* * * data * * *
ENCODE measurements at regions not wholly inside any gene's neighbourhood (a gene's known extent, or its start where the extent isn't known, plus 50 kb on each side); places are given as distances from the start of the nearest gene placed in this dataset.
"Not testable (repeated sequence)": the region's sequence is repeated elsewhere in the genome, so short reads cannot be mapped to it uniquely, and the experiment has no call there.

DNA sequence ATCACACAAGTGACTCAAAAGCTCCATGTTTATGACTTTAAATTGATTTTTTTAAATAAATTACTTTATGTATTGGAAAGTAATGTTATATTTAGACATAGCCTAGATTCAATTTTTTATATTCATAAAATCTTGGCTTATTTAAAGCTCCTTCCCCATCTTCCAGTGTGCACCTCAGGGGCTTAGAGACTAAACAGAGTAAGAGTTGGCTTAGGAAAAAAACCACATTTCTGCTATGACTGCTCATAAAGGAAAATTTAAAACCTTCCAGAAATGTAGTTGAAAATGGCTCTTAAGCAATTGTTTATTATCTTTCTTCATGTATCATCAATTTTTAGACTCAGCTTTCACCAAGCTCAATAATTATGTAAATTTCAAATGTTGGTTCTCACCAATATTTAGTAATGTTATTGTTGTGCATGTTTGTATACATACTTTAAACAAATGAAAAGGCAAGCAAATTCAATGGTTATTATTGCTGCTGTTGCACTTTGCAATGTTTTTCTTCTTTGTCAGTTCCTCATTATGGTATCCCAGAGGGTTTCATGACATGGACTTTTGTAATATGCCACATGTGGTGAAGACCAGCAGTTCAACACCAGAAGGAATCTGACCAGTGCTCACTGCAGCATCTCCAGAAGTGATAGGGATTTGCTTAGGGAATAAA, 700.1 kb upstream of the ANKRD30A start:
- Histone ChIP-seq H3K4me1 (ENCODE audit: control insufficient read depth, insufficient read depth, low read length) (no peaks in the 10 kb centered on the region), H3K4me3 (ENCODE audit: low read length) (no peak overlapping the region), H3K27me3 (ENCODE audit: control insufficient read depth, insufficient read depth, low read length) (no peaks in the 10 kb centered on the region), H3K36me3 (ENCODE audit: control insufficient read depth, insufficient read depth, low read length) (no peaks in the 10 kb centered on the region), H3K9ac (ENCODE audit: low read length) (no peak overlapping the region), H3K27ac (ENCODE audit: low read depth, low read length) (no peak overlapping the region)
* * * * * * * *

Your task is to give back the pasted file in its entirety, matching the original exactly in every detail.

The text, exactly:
ENCODE measurements at regions not wholly inside any gene's neighbourhood (a gene's known extent, or its start where the extent isn't known, plus 50 kb on each side); places are given as distances from the start of the nearest gene placed in this dataset.
"Not testable (repeated sequence)": the region's sequence is repeated elsewhere in the genome, so short reads cannot be mapped to it uniquely, and the experiment has no call there.

DNA sequence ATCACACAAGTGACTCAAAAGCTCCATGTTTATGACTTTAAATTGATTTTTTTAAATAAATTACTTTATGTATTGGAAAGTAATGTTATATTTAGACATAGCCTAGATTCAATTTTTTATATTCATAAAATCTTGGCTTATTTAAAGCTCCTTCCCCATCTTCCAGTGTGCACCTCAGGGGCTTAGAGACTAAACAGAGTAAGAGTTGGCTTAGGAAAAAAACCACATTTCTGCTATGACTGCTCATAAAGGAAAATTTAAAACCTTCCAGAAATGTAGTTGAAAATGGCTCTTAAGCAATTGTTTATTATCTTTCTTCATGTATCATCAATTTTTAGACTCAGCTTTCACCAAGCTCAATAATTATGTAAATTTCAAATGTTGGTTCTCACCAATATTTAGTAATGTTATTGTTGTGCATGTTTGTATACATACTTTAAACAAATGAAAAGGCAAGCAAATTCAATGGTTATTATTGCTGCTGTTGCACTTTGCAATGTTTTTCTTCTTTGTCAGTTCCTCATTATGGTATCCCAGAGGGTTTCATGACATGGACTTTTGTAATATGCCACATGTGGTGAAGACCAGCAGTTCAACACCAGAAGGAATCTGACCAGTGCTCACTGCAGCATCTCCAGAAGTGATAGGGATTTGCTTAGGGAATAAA, 700.1 kb upstream of the ANKRD30A start:
- Histone ChIP-seq H3K4me1 (ENCODE audit: control insufficient read depth, insufficient read depth, low read length) (no peaks in the 10 kb centered on the region), H3K4me3 (ENCODE audit: low read length) (no peak overlapping the region), H3K27me3 (ENCODE audit: control insufficient read depth, insufficient read depth, low read length) (no peaks in the 10 kb centered on the region), H3K36me3 (ENCODE audit: control insufficient read depth, insufficient read depth, low read length) (no peaks in the 10 kb centered on the region), H3K9ac (ENCODE audit: low read length) (no peak overlapping the region), H3K27ac (ENCODE audit: low read depth, low read length) (no peak overlapping the region)